The night my friend died
he pressed dark chocolate
into a macaroon, popped it
in my mouth. The sweetness
cut the pain. Another time
he shows me how to fry
black mustard seed in ghee,
spoons silky dhal between my lips
with one raised eyebrow:
“Enough salt? Enough cumin?”
The day he gave me his hand
Baba wore a robe the color of mint.
Sometimes he ignores me for weeks,
then comes to me in dreams
riding a tractor or sitting on a deerskin.
Baba has three small moles
on the left side of his face.
When he prays, we see
the bottom of his socks are dirty.
Baba plays a blues lick
on his ‘66 Fender,
in the dark his glasses glint
and hide his eyes.
Baba says if you’re very quiet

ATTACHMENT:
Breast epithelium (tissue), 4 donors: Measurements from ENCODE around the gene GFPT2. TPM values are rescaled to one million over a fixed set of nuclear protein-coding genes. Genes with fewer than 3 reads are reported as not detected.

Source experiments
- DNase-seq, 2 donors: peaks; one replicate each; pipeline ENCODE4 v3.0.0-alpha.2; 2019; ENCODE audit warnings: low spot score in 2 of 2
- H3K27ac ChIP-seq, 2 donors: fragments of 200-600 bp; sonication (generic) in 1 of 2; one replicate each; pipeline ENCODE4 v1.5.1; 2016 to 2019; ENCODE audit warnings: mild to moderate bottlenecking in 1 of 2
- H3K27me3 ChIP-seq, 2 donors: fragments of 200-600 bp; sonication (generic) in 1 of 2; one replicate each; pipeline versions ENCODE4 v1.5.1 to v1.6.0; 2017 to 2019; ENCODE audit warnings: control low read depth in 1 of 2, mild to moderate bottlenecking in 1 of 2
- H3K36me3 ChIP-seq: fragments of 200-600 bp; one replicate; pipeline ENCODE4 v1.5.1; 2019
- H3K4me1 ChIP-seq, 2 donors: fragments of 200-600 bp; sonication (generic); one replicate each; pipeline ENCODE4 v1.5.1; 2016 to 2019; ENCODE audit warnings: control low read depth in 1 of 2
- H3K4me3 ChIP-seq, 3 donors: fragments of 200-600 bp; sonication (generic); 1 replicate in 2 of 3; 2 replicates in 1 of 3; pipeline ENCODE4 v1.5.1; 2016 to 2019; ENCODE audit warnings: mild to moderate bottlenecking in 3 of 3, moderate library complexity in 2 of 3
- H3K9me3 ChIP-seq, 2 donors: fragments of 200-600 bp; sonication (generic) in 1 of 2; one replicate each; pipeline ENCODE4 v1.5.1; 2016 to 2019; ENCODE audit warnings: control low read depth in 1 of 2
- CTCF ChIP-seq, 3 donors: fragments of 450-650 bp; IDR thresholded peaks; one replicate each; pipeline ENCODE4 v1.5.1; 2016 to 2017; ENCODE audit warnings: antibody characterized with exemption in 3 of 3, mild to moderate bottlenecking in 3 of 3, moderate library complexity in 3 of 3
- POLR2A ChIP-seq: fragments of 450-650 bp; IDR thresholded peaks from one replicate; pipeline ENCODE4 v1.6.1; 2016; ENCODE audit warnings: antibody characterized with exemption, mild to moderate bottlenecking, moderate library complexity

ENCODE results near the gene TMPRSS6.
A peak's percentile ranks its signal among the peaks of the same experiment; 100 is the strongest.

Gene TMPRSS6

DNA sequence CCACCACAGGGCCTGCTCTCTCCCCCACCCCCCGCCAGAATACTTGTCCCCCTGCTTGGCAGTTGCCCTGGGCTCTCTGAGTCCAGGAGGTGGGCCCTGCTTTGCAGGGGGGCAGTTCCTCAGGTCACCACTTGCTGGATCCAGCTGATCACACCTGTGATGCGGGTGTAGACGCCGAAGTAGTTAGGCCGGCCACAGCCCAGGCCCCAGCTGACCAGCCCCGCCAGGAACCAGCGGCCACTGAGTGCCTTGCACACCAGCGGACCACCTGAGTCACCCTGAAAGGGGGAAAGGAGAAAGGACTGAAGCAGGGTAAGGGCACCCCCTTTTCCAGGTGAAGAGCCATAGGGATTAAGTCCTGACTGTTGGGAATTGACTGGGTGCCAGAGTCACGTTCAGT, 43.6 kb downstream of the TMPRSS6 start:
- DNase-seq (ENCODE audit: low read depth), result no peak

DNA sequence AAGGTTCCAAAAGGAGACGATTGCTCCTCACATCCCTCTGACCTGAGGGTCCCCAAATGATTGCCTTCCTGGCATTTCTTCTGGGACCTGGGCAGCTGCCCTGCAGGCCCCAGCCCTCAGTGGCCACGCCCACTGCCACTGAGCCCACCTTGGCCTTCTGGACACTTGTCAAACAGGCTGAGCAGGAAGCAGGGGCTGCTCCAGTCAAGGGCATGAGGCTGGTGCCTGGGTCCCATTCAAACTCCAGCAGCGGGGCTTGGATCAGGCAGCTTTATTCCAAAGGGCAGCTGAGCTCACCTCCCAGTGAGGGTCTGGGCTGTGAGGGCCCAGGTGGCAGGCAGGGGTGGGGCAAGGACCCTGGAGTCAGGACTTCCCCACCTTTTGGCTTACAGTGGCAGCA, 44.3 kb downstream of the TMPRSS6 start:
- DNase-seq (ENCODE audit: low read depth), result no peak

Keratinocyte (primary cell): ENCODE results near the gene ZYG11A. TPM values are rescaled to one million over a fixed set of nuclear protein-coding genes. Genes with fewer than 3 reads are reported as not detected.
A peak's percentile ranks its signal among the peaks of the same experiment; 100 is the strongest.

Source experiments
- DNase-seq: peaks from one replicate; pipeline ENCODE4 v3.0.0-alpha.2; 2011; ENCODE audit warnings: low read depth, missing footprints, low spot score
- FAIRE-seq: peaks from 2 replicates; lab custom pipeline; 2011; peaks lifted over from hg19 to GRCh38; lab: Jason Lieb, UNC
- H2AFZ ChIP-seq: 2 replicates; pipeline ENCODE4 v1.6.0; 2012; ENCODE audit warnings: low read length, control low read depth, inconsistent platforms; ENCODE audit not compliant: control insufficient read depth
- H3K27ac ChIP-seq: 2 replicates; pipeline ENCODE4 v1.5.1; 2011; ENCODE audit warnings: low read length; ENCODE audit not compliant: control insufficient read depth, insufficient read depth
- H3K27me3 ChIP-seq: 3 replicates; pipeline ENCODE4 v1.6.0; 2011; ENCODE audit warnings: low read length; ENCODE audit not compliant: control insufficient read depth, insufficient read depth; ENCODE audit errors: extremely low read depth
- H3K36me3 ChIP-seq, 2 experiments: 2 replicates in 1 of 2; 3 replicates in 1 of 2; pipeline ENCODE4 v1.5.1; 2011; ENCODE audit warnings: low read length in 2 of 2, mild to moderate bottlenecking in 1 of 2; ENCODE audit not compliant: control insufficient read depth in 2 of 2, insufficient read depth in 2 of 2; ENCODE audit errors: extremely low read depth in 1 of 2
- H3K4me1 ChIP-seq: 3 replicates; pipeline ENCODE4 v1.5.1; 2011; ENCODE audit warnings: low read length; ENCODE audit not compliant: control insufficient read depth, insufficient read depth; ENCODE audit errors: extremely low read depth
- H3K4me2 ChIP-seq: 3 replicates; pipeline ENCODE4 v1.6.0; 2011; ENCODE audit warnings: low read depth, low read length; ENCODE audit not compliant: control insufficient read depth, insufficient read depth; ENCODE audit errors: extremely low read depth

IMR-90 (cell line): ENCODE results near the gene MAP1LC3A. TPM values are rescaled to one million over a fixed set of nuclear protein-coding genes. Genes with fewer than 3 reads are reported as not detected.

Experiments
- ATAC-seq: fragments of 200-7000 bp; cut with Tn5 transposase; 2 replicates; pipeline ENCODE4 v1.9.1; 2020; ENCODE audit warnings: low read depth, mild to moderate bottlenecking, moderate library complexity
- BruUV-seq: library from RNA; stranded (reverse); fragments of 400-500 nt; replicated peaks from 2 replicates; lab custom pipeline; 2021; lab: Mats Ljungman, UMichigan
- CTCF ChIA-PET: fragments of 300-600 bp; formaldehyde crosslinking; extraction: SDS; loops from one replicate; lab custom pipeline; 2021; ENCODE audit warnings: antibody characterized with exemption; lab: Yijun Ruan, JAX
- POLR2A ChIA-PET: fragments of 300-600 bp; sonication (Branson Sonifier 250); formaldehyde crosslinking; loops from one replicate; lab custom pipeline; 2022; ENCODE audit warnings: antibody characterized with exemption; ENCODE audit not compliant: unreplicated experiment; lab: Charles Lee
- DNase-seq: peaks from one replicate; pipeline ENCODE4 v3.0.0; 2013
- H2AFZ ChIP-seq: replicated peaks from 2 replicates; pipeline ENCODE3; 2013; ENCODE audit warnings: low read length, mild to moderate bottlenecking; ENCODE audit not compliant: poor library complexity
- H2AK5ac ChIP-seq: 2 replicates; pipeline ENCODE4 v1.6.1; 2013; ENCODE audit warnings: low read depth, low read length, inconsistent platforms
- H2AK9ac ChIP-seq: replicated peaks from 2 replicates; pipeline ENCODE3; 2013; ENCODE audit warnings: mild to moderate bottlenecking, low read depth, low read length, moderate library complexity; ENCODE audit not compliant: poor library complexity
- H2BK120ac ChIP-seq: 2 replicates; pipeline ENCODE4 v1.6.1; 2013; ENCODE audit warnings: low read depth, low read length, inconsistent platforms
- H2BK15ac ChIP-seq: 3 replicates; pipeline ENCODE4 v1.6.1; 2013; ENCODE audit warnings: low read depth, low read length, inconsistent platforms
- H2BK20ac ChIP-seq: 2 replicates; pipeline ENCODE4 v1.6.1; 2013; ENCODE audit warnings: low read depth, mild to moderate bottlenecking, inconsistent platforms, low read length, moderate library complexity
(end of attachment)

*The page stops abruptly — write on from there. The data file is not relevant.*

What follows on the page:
you can hear a sound inside
like crickets singing,
then sleeps with his head
in my lap.
Baba shouts at us to stay awake,
says we can sleep when we’re dead,
he rocks back and forth when he chants,
sends his wives around
to splash us with rosewater.
Baba gives me his hats
he moves sick people away from me
he drives a red pickup
he gave me five hundred dollars
he gave me a new name.
Baba disappears into a photo booth at the airport,
reappears to give me a small version
of his face.
Baba cut all his hair off, then he grew it again,
he wears no coat when it’s cold.
Baba passes me in the coffeehouse, writes
at the top of my letter, Bismillah, since
Baba does everything in God’s name.
When he rolls a smoke
on a picnic table in the moonlight,
watching trains go from Chicago to New Orleans
and back again,
a circle always gathers
to ask the hard questions:
what about abortion, what about gay people,
what happens when you die?
In the silence before he answers
I know the stories about Jesus
Baba, Baba, I can hardly keep up—
my heart runs after you
with my soul in its hands.